"We are very integrated into the whole intelligence system," the director said, adding that MSIC also works closely with the services and with U.S. allies and partners.

Each service has aircraft they have to fly, she added, "so they have to worry about surface-to-air missiles, [and] they're all what we call customers of ours. We make sure we understand what they need [and] we understand what kind of intelligence they need to put the right things on their military systems, ... and we push intelligence to them in the right form."

Where international partners are concerned, McCue said, "with virtually every partner that the United States has, we work with our counterparts in those countries."

The budget problems plaguing the nation and the Defense Department present a challenge that McCue said the center's scientists and engineers will have to tackle.

"In my observation over the years," she said, "there's a lot of innovation that can come from tight times -- when you're really focused on getting the job done and you've got to figure out some way to do it. We're adaptive and we're flexible, and we're going to keep putting those priorities up there and making sure we get the important things done."


A view of the new box line facility where transuranic waste will be repackaged at Los Alamos National Laboratory
Los Alamos National Laboratory opens new waste repackaging facility
Box line facility is largest of its kind ever built

LOS ALAMOS, N.M., March 7, 2013—Los Alamos National Laboratory has brought a third waste repackaging facility online to increase its capability to process nuclear waste for permanent disposal.

The "375 box line facility" enables Los Alamos to repackage transuranic (TRU) waste stored in large boxes.

Built inside a dome once used to house containers of waste at the Laboratory, the facility is the largest Perma-Con© structure ever constructed. A Perma-Con© is a modular structure typically used for radiological or hazardous containment. Contaminated items such as equipment and protective clothing, used during past operations at Los Alamos, are removed from their containers inside the structure and then are repackaged for shipment to licensed, permanent disposal facilities.

The record-setting structure is 110 feet long by 48 feet wide.

"We needed to build a structure big enough to accommodate these waste boxes, some of which are 40 feet long," said Jeff Mousseau, associate director of environmental programs at LANL. "These are the largest, most contaminated boxes of waste at Los Alamos, and this facility will give us the capability to repackage them safely."

The Perma-Con© structure was provided by Radiation Protection Systems, Inc.

"The 375 box line facility is the largest, most technically challenging and complex containment facility RPS has produced to date," said Bill Rambow, Radiation Protection Systems CEO. "The RPS team is very proud to have contributed to the LANL TRU waste disposal effort."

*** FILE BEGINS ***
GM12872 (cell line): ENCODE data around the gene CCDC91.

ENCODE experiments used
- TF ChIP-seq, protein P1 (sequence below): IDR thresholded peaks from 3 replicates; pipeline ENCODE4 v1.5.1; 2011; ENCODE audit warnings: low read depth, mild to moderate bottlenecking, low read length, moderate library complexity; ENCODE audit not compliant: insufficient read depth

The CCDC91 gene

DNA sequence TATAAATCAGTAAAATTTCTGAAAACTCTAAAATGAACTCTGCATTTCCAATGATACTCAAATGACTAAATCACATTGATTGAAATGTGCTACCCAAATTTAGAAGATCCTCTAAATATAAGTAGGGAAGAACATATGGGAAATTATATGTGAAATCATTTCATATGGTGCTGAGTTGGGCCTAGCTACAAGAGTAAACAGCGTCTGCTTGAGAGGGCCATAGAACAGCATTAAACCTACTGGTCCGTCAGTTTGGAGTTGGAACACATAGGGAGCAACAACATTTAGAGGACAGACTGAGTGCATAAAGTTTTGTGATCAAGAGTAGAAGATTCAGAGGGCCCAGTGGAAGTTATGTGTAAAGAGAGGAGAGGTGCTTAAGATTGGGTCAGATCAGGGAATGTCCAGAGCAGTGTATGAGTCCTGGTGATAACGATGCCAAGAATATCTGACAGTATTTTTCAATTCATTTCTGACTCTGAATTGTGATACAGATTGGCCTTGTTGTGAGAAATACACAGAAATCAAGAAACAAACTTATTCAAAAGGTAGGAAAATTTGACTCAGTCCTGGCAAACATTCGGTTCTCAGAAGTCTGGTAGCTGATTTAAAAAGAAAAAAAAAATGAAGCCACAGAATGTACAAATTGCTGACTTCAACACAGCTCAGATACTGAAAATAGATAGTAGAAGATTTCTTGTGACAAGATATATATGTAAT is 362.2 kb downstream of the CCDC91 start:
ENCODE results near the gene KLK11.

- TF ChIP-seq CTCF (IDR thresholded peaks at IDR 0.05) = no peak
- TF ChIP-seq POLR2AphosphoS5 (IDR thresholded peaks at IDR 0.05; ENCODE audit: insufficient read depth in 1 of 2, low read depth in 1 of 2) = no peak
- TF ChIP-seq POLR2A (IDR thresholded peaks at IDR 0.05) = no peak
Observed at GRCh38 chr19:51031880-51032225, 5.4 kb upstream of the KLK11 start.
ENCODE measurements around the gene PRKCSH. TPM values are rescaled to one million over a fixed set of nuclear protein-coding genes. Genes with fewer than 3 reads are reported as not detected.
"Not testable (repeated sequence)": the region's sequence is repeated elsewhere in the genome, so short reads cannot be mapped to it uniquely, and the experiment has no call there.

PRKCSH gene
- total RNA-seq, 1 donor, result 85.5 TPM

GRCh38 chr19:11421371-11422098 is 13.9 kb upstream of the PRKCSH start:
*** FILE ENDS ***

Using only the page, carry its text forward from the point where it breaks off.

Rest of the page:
The facility is part of an effort to accelerate removal of 3,706 cubic meters of TRU waste currently stored above ground at Los Alamos. As part of an agreement with the State of New Mexico, the National Nuclear Security Administration and the Laboratory have made removing this waste one of their top environmental priorities. In the first year of the accelerated work, Los Alamos shattered its former nuclear waste shipping records, with more than 230 waste shipments resulting in the disposition of 920 cubic meters of TRU waste.

"This new repackaging facility will allow us to dispose of even greater volumes of TRU waste during the coming months," said Pete Maggiore, assistant manager for environmental operations at the National Nuclear Security Administration’s Los Alamos Field Office.

Photograph cutlines:

A view of the new box line facility where transuranic waste will be repackaged at Los Alamos National Laboratory.

A worker transports the first box of waste to be repackaged at Los Alamos National Laboratory’s newest box line facility.

What is transuranic, or TRU, waste?

TRU waste consists of clothing, tools, rags, debris, soil and other items contaminated with radioactive material, mostly plutonium. Transuranic elements such as plutonium have an atomic number greater than uranium, so they are labeled transuranic, for "beyond uranium" on the periodic table of elements.

About 90 percent of the current TRU waste inventory is a result of decades of nuclear research and weapons production at the Laboratory and is often referred to as "legacy" waste.

About Perma-Con© Modular Containment Structures The Perma-Con© structure built to process TRU waste at Los Alamos National Laboratory was provided by Radiation Protection Systems, Inc. A description of the modular enclosures, as well as company contact information, is provided here.

Friday, March 8, 2013


United States Sanctions Individuals Linked To North Korean Weapons Of Mass Destruction Programs
Fact Sheet
Bureau of International Security and Nonproliferation
March 8, 2013